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Prospects for Expanding Egg Consumption

by 5m Editor
25 November 2008, at 12:00am

Terry Evans examines the trends in egg consumption in selected countries around the world, specially for ThePoultrySite.

While total egg consumption and the uptake of eggs/person will continue to grow long term virtually everywhere, in developing countries the gains will be via purchases of shell eggs. In contrast, the rise for many developed economies will reflect an increase in eggs eaten in egg products,which in some instances will be at the expense of the uptake in shell. Indeed, as can be seen by reference to the table, in the USA, the proportion of eggs broken for further processing and consumed in product forms now exceeds 30% of total production, and some industry observers consider that this figure will rise to 50% by 2020.

In developed nations, a transition has taken place in the ways in which eggs are perceived as part of the human diet in the past decade or so. It is now possible to show that including eggs in a diet will lower the risk of heart disease, breast and colon cancers, age-related eye diseases, muscle loss in the elderly and help in tackling the obesity issue, which is now evident in so many countries. However, whether egg marketers capitalise on the many attributes inherent in eggs that would give consumption a boost remains to be seen.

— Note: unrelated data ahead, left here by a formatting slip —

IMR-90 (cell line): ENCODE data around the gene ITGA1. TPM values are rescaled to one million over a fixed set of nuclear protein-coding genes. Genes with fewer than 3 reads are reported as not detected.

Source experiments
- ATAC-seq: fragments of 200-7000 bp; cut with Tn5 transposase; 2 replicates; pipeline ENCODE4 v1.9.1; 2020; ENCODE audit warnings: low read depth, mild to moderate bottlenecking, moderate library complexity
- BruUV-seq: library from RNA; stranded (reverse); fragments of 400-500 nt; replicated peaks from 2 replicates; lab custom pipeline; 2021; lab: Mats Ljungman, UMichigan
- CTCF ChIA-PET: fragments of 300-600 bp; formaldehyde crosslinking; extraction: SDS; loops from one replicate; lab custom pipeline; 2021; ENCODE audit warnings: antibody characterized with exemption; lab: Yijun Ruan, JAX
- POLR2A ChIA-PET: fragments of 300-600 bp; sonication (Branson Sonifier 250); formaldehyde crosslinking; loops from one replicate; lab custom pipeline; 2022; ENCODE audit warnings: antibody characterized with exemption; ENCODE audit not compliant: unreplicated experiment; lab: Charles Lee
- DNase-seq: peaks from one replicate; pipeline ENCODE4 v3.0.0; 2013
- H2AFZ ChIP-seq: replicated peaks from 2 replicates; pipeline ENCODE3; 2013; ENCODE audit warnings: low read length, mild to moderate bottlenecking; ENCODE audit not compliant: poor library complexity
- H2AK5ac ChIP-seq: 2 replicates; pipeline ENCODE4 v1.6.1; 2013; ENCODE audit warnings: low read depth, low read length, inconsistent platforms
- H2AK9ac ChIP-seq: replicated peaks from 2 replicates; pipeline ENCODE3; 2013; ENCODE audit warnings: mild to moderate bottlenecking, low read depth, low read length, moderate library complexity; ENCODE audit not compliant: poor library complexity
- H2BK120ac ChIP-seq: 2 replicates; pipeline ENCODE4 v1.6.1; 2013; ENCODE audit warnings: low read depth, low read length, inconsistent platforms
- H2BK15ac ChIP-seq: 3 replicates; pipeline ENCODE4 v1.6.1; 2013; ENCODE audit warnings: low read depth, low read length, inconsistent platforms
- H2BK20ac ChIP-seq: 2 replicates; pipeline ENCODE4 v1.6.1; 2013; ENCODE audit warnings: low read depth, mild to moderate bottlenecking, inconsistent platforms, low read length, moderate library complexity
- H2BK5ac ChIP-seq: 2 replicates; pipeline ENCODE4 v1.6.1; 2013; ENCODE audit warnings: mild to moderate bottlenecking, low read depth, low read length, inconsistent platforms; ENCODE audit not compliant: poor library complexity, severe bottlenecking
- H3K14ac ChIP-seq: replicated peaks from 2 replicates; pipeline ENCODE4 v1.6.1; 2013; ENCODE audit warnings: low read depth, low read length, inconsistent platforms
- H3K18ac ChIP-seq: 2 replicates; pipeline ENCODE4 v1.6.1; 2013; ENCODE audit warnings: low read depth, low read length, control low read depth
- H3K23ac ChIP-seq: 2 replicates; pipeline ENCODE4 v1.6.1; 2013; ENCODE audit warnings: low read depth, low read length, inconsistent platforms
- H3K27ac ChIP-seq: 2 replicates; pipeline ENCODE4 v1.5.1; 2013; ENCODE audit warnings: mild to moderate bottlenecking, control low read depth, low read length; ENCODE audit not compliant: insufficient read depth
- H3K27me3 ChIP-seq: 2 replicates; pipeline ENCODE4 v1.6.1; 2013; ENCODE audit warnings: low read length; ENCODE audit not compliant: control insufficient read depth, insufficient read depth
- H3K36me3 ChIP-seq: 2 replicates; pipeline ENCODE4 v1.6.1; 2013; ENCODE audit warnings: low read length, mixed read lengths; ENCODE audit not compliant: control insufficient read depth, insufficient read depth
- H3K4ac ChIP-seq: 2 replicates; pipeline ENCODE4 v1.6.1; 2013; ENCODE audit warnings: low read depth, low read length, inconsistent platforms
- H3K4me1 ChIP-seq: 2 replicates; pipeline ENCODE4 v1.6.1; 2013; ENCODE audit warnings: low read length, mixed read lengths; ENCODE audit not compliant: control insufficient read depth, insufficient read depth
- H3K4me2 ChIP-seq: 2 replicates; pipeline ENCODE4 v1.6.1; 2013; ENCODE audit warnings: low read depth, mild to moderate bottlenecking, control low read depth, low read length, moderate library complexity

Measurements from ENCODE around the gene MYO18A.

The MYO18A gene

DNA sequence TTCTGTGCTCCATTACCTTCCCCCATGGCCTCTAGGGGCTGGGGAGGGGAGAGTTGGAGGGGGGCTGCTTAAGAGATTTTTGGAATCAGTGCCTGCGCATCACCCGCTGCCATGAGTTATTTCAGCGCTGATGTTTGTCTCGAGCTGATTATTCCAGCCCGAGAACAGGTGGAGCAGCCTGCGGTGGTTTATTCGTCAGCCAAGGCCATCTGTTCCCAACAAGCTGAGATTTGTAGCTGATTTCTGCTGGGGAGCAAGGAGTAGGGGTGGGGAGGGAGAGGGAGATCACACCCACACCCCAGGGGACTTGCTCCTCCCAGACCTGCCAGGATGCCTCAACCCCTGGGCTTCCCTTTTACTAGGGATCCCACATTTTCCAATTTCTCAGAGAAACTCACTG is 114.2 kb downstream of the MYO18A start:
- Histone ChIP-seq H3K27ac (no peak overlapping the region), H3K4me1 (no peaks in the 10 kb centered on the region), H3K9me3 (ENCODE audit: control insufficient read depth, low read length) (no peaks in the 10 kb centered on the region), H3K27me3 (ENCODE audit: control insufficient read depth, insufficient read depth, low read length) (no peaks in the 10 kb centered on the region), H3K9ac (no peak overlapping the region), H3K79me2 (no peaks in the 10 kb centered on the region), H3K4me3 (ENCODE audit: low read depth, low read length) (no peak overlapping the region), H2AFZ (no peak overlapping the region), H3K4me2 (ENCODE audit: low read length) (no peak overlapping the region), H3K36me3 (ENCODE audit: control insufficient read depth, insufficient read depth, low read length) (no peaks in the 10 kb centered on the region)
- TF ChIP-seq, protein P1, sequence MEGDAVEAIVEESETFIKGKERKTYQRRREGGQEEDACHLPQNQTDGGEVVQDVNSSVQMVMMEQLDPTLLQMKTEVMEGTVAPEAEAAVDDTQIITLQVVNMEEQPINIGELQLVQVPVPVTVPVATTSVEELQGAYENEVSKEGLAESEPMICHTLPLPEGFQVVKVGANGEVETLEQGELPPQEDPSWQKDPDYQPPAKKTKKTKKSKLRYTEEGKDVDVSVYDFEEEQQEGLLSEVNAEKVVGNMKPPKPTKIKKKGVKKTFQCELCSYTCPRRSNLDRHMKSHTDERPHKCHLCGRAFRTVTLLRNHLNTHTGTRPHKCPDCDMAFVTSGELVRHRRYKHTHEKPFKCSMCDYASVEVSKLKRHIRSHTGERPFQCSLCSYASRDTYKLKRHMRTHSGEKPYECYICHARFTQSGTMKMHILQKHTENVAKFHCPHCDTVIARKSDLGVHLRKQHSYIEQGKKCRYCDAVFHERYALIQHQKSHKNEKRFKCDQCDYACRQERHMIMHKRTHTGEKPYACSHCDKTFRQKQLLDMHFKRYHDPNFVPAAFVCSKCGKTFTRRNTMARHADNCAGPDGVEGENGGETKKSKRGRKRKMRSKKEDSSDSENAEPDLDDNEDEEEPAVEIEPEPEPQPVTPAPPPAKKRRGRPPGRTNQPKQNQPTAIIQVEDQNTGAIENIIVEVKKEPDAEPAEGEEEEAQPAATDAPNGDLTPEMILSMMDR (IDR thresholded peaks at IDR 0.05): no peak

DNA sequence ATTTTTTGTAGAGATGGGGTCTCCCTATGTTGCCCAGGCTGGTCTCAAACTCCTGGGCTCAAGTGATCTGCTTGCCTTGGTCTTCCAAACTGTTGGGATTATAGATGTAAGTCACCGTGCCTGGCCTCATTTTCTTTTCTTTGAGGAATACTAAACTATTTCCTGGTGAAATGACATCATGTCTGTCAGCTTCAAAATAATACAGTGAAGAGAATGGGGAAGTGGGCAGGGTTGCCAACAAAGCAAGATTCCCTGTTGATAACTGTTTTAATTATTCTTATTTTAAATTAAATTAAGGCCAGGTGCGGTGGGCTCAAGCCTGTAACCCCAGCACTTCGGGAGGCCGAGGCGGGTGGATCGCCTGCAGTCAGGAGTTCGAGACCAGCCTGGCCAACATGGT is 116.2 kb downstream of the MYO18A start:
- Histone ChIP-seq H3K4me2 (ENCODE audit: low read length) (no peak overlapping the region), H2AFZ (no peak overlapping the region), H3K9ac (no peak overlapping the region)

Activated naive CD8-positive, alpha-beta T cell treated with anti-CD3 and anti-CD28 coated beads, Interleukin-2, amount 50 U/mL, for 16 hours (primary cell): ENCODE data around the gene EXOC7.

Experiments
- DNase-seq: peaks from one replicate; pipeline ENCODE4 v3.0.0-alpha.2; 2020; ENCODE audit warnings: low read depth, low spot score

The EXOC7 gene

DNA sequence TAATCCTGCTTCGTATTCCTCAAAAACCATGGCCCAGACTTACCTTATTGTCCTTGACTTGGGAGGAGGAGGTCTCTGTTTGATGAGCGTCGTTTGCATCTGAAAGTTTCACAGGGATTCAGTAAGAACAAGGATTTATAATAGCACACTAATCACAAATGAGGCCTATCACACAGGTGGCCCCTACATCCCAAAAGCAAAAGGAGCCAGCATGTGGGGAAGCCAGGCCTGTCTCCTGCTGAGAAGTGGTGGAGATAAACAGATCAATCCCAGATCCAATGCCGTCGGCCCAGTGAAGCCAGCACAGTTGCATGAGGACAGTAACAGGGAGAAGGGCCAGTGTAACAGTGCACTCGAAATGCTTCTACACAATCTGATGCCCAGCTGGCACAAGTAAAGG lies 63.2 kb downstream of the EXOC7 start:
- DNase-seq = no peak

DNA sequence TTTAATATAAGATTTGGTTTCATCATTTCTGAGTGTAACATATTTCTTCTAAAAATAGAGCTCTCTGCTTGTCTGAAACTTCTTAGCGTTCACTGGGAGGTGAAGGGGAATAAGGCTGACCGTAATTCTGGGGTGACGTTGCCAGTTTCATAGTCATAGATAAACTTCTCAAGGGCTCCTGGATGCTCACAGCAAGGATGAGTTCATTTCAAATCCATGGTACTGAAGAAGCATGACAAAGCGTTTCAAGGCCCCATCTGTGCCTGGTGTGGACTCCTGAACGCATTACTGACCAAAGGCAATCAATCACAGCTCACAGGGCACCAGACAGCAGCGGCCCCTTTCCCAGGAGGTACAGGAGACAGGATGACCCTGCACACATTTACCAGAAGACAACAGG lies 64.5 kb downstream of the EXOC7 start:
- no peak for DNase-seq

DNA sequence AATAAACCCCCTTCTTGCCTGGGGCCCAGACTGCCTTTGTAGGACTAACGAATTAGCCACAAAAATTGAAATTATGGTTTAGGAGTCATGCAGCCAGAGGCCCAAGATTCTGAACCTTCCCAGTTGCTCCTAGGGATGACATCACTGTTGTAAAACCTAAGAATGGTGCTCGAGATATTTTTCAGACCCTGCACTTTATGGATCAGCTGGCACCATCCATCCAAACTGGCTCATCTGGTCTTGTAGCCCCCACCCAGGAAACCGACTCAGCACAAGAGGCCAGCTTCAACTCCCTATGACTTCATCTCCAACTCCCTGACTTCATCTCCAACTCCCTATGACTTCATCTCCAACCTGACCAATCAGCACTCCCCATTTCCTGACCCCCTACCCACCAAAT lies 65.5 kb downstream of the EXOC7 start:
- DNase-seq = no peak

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"Sadly...the egg industry spends a relatively insignificant amount of money on promotion."

Egg consumption per person ranges widely between countries. In those surveyed by the International Egg Commission (IEC), it varied from a low of 47 in India to a high of 345 in Mexico (see table), where more eggs are eaten per person each year than in any other country in the world.

To a great extent, movements in the levels of consumption actually reflect changes in available supplies. After a profitable year, producers tend to expand output and, as long as this increase exceeds population growth, the level of consumption per person will rise. On the other hand, industry output will contract after a period of low profits or even losses and, on the assumption that imports do not increase, this will mean that total supplies decline, as will the number of eggs eaten/person.

Few countries actually directly measure egg consumption, the published figures being derived from a number of calculations, all of which are surrounded by question marks.

While questions are posed by virtually all the figures relating to the world's poultry industry – as most include a degree of estimation – by far the greatest margins of error relate to those concerning consumption and, in particular, egg consumption.